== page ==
]. Primary care physicians were less informed about the use of illicit stimulants but more informed regarding prescription stimulants. Even if this and previous studies examine the knowledge of CE, there are no comparable data regarding the single substances for CE.
Although nearly all physicians had heard about the possibility of CE, only about half of the physicians felt they were not familiar with the topic of CE, and only a minority of physicians felt very familiar with CE. As compared to Banjo and colleagues, we obtained comparable results for feeling very familiar with CE (Banjo and colleagues: 4.0%, present study: 5.7%) [9
]. However, Banjo and colleagues reported a higher percentage of physicians (57.0% vs. 43.5% in our study) feeling not familiar with CE and a respective lower percentage (39.0% vs. 49.9% in our study) feeling somewhat familiar with CE. We can only speculate about possible causes for these differences. One might be the different time point of assessment (2009 in the study by Banjo et al. and 2011 in our study) or differences in information systems between Canada and Germany. Another explanation for the low level of familiarity may be the fact that prescription drugs for somatic disorders are much more prevalently prescribed than prescription drugs for CE belonging to the group of drugs prescribed for mental disorders by primary care physicians [1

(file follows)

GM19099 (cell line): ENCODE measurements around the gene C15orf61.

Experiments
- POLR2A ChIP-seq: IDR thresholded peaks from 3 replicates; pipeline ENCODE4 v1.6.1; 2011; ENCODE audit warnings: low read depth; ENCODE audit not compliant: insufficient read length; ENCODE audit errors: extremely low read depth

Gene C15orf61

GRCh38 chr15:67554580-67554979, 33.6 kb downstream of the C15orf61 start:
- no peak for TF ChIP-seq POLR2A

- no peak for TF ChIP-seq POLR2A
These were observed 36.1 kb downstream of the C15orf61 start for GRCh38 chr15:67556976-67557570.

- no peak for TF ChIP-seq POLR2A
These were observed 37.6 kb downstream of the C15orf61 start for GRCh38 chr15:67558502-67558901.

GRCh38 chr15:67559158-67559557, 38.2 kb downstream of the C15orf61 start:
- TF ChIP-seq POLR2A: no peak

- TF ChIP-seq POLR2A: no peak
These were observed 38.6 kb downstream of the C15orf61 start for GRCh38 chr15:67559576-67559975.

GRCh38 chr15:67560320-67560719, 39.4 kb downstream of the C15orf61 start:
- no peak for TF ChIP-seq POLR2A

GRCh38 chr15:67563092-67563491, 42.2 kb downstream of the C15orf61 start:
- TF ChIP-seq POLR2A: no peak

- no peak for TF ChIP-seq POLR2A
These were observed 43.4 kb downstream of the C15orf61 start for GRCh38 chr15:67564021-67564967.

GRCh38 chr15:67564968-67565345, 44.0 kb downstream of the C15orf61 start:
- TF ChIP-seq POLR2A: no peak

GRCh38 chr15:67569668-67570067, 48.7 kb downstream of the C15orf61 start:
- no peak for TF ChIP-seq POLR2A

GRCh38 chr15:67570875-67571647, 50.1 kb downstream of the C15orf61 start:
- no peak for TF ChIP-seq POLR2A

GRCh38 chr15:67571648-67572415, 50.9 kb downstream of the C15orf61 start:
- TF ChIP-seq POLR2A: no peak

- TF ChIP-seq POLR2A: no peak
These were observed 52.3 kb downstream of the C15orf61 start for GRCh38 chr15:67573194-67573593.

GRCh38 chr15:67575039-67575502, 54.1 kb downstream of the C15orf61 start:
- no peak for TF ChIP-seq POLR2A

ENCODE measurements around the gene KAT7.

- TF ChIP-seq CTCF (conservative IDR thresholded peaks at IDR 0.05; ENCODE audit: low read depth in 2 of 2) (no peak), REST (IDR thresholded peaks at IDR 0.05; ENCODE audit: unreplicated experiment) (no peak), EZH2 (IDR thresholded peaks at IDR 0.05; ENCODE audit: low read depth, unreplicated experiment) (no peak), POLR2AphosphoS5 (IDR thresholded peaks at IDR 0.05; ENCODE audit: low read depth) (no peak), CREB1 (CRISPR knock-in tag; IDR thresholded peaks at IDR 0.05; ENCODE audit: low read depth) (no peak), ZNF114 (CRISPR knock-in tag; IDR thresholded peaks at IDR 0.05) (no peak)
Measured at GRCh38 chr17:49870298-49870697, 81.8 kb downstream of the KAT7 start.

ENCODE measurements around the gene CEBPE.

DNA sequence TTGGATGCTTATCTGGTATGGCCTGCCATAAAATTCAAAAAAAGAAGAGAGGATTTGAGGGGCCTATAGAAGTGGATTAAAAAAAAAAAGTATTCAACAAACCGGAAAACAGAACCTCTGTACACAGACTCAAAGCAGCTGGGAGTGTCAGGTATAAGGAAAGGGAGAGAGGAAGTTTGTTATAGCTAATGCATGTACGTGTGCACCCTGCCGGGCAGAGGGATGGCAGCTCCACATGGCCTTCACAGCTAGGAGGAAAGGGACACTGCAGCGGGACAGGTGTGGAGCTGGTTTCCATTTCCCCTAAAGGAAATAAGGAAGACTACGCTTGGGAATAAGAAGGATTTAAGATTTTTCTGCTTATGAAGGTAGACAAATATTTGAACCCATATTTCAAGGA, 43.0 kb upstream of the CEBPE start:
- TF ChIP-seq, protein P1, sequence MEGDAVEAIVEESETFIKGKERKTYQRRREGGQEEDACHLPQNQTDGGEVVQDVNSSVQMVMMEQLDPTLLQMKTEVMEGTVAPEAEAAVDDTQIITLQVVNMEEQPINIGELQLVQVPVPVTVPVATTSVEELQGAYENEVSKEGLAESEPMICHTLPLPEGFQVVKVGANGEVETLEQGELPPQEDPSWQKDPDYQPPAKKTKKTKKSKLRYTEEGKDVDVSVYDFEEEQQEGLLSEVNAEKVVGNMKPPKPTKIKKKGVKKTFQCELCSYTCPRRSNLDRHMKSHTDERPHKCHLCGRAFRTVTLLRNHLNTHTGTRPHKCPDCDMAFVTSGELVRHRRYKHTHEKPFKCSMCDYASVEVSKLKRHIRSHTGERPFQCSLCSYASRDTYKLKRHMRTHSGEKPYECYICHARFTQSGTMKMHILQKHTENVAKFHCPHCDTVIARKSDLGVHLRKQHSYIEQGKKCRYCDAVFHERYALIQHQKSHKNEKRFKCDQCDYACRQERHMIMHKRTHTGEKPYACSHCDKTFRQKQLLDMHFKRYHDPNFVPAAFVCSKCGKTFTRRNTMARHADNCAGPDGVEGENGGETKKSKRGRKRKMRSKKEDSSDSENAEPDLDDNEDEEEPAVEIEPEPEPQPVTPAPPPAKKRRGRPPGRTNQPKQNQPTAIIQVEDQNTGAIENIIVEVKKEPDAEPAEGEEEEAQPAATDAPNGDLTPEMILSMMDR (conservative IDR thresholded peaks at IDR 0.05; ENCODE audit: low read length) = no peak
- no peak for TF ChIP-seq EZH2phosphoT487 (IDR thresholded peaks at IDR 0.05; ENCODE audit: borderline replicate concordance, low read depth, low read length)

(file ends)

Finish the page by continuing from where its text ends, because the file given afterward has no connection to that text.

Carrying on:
Compared to Hotze and colleagues, the percentage of primary care physicians who reported being asked for a prescription of a drug for CE during the last week was considerably lower in our study: 62% in the survey by Hotze and colleagues receive requests “to prescribe interventions for what they view as enhancement purposes” monthly and 12.0% daily as compared to 7.0% during the last week, 19.0% during the last month, and 41.0% during the last year in our study presented here. We can only speculate about the reasons for his difference. Age and sex of the participants of the two studies is comparable (Mean age in our study: 54.3 years, Hotze et al.: 52.6 years; sex in our study: male: 68.1%, female: 31.1%, Hotze et al.: male: 72.0%, female: n.a.). Unfortunately, neither Hotze and colleagues nor our study describes the requesting individuals (age, sex, students, workers, etc.). One possibility is that the requesting individuals in the study of Hotze and colleagues had different characteristics than the requesting individuals remembered by the surveyed primary care physicians in our study. Furthermore, in the introduction section of our questionnaire we defined CE drugs to be “substances which are used with the purpose to enhance one’s own cognition and that CE drugs have been developed for the treatment of cognitive decline (e.g. dementia in elderly people) or cognitive disturbance in younger subjects (e.g. attention deficit hyperactivity disorder, ADHD)”. Hotze and colleagues asked about “how often patients requested medicine or services that the physicians considered to be for enhancement rather than therapy” [2